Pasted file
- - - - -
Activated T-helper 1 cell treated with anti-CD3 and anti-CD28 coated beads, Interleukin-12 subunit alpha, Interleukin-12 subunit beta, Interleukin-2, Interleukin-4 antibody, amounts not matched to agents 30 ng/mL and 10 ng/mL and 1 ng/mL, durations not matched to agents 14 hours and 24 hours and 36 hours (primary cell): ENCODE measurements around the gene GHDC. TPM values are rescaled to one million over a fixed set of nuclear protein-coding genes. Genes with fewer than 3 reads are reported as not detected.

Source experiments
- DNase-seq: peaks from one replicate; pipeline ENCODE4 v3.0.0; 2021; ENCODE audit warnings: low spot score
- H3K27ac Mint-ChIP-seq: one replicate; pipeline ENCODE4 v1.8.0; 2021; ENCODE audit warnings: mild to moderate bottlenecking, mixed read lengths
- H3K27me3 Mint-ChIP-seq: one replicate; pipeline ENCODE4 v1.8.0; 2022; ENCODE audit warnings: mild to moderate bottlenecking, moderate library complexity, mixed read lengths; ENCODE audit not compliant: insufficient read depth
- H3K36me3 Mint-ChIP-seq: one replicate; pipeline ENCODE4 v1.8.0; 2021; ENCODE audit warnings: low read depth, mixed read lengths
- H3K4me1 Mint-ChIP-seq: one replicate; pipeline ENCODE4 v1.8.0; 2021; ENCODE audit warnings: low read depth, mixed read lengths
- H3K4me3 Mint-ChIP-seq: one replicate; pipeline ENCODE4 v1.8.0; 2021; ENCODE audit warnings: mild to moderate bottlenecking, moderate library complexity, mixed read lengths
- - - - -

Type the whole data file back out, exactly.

Activated T-helper 1 cell treated with anti-CD3 and anti-CD28 coated beads, Interleukin-12 subunit alpha, Interleukin-12 subunit beta, Interleukin-2, Interleukin-4 antibody, amounts not matched to agents 30 ng/mL and 10 ng/mL and 1 ng/mL, durations not matched to agents 14 hours and 24 hours and 36 hours (primary cell): ENCODE measurements around the gene GHDC. TPM values are rescaled to one million over a fixed set of nuclear protein-coding genes. Genes with fewer than 3 reads are reported as not detected.

Source experiments
- DNase-seq: peaks from one replicate; pipeline ENCODE4 v3.0.0; 2021; ENCODE audit warnings: low spot score
- H3K27ac Mint-ChIP-seq: one replicate; pipeline ENCODE4 v1.8.0; 2021; ENCODE audit warnings: mild to moderate bottlenecking, mixed read lengths
- H3K27me3 Mint-ChIP-seq: one replicate; pipeline ENCODE4 v1.8.0; 2022; ENCODE audit warnings: mild to moderate bottlenecking, moderate library complexity, mixed read lengths; ENCODE audit not compliant: insufficient read depth
- H3K36me3 Mint-ChIP-seq: one replicate; pipeline ENCODE4 v1.8.0; 2021; ENCODE audit warnings: low read depth, mixed read lengths
- H3K4me1 Mint-ChIP-seq: one replicate; pipeline ENCODE4 v1.8.0; 2021; ENCODE audit warnings: low read depth, mixed read lengths
- H3K4me3 Mint-ChIP-seq: one replicate; pipeline ENCODE4 v1.8.0; 2021; ENCODE audit warnings: mild to moderate bottlenecking, moderate library complexity, mixed read lengths